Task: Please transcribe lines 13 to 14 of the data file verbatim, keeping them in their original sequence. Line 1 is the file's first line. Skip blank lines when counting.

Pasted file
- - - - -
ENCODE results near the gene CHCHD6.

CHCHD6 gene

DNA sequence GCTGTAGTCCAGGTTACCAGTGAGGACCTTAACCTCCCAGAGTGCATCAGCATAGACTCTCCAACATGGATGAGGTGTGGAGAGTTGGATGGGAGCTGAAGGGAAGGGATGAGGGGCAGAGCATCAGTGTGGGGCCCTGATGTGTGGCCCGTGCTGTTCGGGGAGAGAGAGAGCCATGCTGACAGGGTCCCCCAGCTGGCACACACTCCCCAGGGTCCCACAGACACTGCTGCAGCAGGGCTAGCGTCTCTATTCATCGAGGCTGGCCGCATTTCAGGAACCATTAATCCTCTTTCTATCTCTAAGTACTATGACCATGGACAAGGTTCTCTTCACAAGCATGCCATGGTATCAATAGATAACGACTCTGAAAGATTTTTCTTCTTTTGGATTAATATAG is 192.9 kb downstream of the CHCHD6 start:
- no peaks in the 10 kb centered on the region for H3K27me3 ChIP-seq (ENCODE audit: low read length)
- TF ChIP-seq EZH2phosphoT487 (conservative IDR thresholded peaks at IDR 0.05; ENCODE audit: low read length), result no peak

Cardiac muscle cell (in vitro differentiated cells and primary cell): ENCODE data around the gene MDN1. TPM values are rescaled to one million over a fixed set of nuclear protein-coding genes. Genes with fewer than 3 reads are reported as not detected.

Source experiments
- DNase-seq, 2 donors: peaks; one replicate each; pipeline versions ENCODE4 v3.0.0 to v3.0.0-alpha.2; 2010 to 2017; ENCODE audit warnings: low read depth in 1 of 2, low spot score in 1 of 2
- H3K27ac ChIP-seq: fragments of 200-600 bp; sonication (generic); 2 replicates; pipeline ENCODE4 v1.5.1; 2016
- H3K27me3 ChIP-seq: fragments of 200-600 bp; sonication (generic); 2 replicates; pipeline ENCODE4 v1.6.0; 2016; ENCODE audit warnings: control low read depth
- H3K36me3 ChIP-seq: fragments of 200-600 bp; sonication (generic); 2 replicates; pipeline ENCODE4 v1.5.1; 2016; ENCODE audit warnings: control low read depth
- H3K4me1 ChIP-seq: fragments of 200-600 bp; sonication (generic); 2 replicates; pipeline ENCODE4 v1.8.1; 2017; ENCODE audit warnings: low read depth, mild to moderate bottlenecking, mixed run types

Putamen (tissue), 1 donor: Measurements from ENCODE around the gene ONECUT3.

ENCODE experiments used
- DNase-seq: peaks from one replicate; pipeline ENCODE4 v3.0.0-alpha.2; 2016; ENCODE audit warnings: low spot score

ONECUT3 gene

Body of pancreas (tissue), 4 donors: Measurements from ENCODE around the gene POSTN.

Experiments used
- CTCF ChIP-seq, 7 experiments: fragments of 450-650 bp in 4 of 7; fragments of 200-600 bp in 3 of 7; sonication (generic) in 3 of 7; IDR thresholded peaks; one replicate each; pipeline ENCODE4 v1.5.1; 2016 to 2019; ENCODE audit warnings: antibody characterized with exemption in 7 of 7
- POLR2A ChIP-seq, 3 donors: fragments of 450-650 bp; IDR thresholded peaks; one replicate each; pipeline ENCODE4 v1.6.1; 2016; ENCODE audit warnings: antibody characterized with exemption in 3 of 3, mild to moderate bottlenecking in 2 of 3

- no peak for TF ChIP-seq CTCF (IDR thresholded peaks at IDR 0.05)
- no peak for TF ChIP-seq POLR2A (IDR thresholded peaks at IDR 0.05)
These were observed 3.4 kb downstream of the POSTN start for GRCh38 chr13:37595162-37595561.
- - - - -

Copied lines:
Putamen (tissue), 1 donor: Measurements from ENCODE around the gene ONECUT3.

ENCODE experiments used